The numbers don’t lie. Minnesota is one of the best defensive teams in the NHL. Just don’t call the Wild passive. New coach Mike Yeo hates it when people make that assumption.
“Just the word passive really irks me,” Yeo told ESPN. “There’s nothing passive about the way we play. I don’t think teams that are playing against us are going to be under the impression that we’re a passive team. We always have somebody pressuring the puck. We like to do it where we have good structure and we’re protecting certain areas and we’re taking away certain options.”
Minnesota forward Kyle Brodziak concurs, telling Puck Daddy that the team doesn’t get enough credit for playing aggressive hockey. The Wild doesn’t trap, he maintains. That’s just its unshakable reputation.
“It’s a different style than what Jacques Lemaire would be coaching,” said Brodziak. “Mike preaches being aggressive on the forecheck. You look at other teams that are playing more defensively, and I don’t think they’re as aggressive. We’re playing our best when the first guy’s going after the puck as hard as he can. We want to put pressure on teams.”
After 28 games, the Wild is 18-7-3 and first overall in the NHL. Only two teams – Boston (2.04) and St. Louis (2.11) – are surrendering fewer goals per game than Minnesota (2.14).
On the other hand, only five teams are scoring fewer goals per game than the Wild (2.39). Thus, all the tightly-fought contests, like Tuesday’s 2-1 win in San Jose.
In fact, Minnesota hasn’t won by more than two goals since Nov. 8, a 3-0 victory over Calgary. And it’s won 10 times since then.
Sustainable? Let’s hear it in the comments section.
Mike Ribeiro isn’t playing in Game 3 for the Nashville Predators against the San Jose Sharks, and it doesn’t appear to be for health reasons.
Well, his production hasn’t been very healthy.
The polarizing playmaker has only mustered a single assist and zero goals in nine playoff games; Ribeiro hasn’t scored a point against the Sharks so far.
Ribeiro isn’t exactly known for his offensive acumen, either, so there’s not much motivation to keep him in the lineup if he isn’t producing offense. Ultimately, it’s easy to see why he’s a healthy scratch.
Pontus Aberg looks to make his NHL debut via this big playoff game while Craig Smith is believed to play.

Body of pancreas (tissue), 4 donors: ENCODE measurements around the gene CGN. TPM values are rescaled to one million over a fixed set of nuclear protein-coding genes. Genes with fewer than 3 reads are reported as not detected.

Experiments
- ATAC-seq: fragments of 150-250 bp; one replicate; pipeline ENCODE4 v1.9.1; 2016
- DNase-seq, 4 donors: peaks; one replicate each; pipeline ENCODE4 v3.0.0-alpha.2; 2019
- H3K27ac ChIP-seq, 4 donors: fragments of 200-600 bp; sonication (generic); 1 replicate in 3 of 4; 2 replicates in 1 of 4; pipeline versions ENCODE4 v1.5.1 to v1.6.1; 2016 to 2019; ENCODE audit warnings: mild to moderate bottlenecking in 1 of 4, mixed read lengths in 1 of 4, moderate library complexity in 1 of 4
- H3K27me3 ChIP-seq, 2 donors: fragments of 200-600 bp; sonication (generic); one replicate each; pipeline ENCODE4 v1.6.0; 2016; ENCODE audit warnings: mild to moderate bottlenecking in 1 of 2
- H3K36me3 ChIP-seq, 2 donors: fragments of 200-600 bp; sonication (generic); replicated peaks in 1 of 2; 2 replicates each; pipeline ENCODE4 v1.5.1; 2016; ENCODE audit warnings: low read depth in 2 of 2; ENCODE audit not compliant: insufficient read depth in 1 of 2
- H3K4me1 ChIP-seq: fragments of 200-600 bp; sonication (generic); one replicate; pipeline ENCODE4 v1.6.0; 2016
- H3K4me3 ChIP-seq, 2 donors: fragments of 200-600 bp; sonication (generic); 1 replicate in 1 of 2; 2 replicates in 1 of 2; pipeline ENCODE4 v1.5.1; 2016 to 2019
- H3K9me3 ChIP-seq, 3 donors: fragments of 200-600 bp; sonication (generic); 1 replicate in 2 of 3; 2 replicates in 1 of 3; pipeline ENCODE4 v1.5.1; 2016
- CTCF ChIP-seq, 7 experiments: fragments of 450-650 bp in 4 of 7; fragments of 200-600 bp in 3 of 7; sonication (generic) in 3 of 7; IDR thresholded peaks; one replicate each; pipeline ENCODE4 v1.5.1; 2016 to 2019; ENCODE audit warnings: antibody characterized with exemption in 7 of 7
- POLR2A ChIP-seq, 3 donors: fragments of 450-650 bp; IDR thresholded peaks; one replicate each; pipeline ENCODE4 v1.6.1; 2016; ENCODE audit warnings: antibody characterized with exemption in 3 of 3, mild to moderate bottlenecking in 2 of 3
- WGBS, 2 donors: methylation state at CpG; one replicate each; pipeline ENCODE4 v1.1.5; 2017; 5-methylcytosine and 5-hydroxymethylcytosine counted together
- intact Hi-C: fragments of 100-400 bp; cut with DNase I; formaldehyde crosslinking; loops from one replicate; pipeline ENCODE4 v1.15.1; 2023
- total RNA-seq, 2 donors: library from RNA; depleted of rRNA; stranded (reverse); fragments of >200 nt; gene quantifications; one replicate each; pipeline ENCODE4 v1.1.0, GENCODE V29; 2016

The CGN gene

It should be interesting to see how Nashville responds to this challenge.
The Nashville Predators hope to get back in their series now that the San Jose Sharks are visiting “Smashville.” Meanwhile, the Dallas Stars and Blues jostle for a 2-1 lead in St. Louis.
You can keep up with Game 3 of the Tampa Bay Lightning and New York Islanders (which is in progress) right here and on NBCSN.
Game 3 of Sharks – Predators is on USA Network and can be streamed via the link below.
CLICK HERE TO WATCH LIVE
Finally, Game 3 of Stars – Blues airs on NBCSN. Keep an eye out for notes if there’s overlap with Bolts – Isles (which would bump it temporarily to NHL Network), but either way, you can stream the action below.
CLICK HERE TO WATCH LIVE
Jonathan Drouin‘s strong playoff play has been a big story for the Tampa Bay Lightning, but his health is in question after taking a huge hit on Tuesday.
As you can see from the video above, Drouin was shaken up by an enormous check from New York Islanders defenseman Thomas Hickey. It’s believed that Drouin went to “The Quiet Room” to see if he suffered a concussion; PHT will pass along whatever information becomes available.
(NHL teams aren’t exactly forthcoming with this information.)
The Islanders actually ended up with a power play from the fallout, as Hickey’s hit didn’t earn a penalty. The general reaction is that it wasn’t a dirty hit, yet some might disagree with that sentiment.
Update: Drouin didn’t come out during the beginning of the third period. He did, however, return midway through the final frame.
The NHL named the three finalists for the 2016 Foundation Player Award on Tuesday: Calgary Flames captain Mark Giordano, New York Islanders forward Matt Martin and Montreal Canadiens defenseman P.K. Subban.
The awarded is handed to “an NHL player who applies the core values of hockey — commitment, perseverance and teamwork — to enrich the lives of people in his community.”
The winner gets to hand $25K to the charity of his choice.